Private practice perspective: 4 Reno-Sparks medical businesses discuss impacts, trends during pandemic

RENO-SPARKS, Nev. — For nearly three months, Dr. Elizabeth Hutson was forced to do something — or rather, not do something — for the first time since she opened her private practice, My Women’s Center, in Sparks.

Hutson, an OBGYN and urogynecologist, didn’t step foot in an operating room.

With the coronavirus pandemic forcing healthcare providers to shelve elective surgeries and procedures to help slow the spread of COVID-19 this spring, Hutson was one of many medical experts in the region who suddenly saw their surgical volume abruptly plummet to 0%.

“That’s a huge impact for my practice,” Hutson said in a phone interview with the NNBW. “That’s what I enjoy doing and that’s where I can make the biggest difference. So that was probably the biggest impact — and, of course, that had a financial impact, as well.”

While hospitals and health systems get much of the focus relative to COVID’s impacts on the healthcare industry, the fact is there are hundreds of private practices across the Silver State that have seen their businesses affected by the pandemic in ways big and small.

The NNBW spoke with a quartet of healthcare businesses in a variety of subsectors to get a look at how they’ve been impacted and what trends they see being brought on or accelerated by COVID-19.

Note: These interviews were edited and condensed for clarity.

My Women’s Center (Sparks)

Q: From a business perspective, how has the pandemic impacted My Women’s Center?

Dr. Elizabeth Hutson, owner: Revenue went down significantly. Just to put it in perspective, for two months, we had an eighth of our collections. Because it’s insurance-based medicine, your collections lag by about 30 to 90 days. So we did OK at the peak of it because we were collecting from the prior months. But then, once we got two to three months into it, we had no income coming in because we weren’t seeing patients, I wasn’t doing any surgeries. It was a pretty devastating affect, but it was delayed — which helped because by that time, we got the PPP loan.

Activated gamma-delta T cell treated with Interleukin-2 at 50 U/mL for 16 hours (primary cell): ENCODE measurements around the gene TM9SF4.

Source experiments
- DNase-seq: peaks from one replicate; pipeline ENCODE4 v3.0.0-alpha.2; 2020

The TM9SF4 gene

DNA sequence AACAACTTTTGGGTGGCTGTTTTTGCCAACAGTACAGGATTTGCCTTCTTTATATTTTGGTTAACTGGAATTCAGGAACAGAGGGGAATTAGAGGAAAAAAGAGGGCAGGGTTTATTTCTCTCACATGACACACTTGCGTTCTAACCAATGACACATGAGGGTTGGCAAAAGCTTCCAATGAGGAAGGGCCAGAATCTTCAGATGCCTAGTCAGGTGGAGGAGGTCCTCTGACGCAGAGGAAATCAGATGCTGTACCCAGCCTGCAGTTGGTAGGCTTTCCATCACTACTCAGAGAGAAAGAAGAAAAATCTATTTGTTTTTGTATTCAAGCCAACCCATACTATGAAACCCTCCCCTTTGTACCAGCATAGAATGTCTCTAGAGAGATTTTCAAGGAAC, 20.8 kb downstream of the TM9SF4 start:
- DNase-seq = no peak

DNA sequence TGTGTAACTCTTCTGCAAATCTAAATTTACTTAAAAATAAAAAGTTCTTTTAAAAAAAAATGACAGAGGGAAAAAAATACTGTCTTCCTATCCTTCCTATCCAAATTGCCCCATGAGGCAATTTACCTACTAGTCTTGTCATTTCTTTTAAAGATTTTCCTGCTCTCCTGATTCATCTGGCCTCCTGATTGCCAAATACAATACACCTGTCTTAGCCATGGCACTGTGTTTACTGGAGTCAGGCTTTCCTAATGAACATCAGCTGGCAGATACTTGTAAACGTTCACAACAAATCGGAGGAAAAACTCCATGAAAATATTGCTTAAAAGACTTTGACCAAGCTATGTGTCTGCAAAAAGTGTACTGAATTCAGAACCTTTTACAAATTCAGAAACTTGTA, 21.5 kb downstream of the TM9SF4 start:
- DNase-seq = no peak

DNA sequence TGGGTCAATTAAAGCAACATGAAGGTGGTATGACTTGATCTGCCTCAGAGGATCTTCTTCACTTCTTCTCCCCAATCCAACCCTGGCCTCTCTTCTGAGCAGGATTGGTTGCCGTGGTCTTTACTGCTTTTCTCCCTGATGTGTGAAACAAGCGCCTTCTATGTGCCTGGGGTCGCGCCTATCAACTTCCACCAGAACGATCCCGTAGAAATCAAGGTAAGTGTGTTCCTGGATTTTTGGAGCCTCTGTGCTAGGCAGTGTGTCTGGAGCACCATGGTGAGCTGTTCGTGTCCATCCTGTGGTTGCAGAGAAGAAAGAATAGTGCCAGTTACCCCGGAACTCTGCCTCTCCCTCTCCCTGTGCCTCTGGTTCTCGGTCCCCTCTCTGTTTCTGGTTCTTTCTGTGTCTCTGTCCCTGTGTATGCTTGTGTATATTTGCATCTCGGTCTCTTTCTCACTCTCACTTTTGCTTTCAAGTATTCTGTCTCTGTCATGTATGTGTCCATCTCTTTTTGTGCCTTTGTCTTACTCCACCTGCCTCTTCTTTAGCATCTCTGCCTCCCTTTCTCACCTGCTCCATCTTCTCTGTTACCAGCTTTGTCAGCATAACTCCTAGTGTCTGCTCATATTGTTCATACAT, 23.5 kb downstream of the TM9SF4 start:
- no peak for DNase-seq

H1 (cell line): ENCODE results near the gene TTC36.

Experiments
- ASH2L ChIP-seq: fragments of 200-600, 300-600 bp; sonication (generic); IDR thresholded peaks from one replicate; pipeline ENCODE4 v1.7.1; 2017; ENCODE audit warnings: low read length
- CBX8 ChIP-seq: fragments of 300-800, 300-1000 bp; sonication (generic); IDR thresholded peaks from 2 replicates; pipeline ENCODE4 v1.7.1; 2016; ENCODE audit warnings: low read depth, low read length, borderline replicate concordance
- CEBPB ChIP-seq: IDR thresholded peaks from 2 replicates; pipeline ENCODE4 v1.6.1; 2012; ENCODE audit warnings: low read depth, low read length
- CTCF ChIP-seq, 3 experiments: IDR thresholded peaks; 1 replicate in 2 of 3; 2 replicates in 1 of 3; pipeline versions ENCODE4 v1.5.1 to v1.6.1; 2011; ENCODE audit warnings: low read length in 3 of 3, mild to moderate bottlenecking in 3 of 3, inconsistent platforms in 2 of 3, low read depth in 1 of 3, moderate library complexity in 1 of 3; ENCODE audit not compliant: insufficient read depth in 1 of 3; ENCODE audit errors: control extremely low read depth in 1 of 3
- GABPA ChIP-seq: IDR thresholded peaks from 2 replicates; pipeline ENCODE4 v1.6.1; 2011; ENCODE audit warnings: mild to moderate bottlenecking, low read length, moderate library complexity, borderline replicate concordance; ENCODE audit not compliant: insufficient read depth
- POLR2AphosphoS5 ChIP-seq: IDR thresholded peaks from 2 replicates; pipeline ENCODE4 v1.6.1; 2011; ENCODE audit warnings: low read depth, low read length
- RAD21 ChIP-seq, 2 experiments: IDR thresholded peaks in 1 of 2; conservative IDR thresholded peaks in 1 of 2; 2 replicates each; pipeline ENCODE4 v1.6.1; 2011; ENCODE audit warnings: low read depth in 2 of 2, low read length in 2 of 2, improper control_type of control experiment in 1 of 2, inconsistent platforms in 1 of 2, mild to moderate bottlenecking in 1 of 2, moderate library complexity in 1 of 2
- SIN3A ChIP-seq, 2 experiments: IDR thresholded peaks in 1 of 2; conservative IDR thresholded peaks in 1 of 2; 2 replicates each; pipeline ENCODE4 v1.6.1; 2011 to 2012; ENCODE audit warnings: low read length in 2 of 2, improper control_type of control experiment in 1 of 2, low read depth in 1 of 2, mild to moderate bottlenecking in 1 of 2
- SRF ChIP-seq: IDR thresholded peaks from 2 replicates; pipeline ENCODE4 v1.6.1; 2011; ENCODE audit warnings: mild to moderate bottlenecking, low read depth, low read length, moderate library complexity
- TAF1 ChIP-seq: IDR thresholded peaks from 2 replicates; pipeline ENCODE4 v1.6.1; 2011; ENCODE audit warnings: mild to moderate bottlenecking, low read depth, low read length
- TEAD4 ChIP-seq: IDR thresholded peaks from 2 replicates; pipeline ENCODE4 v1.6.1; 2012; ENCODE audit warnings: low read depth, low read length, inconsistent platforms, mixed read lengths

Q: What major trends or changes in the industry do you see being brought on by the pandemic?

Dr. Hutson: I think a change as a result of COVID is it really makes you think about being a business owner rather than a physician. Your vulnerability in these times and the stress of ‘can I make it?’ I think it’s already a trend that physicians are signing up more with big health networks and being salaried positions or being a hospitalist or laborist or that kind of thing. I love having my own practice and doing things the way I want to do them, but I just wonder if this may push it a little bit more that direction so that there’s kind of (job) safety built in.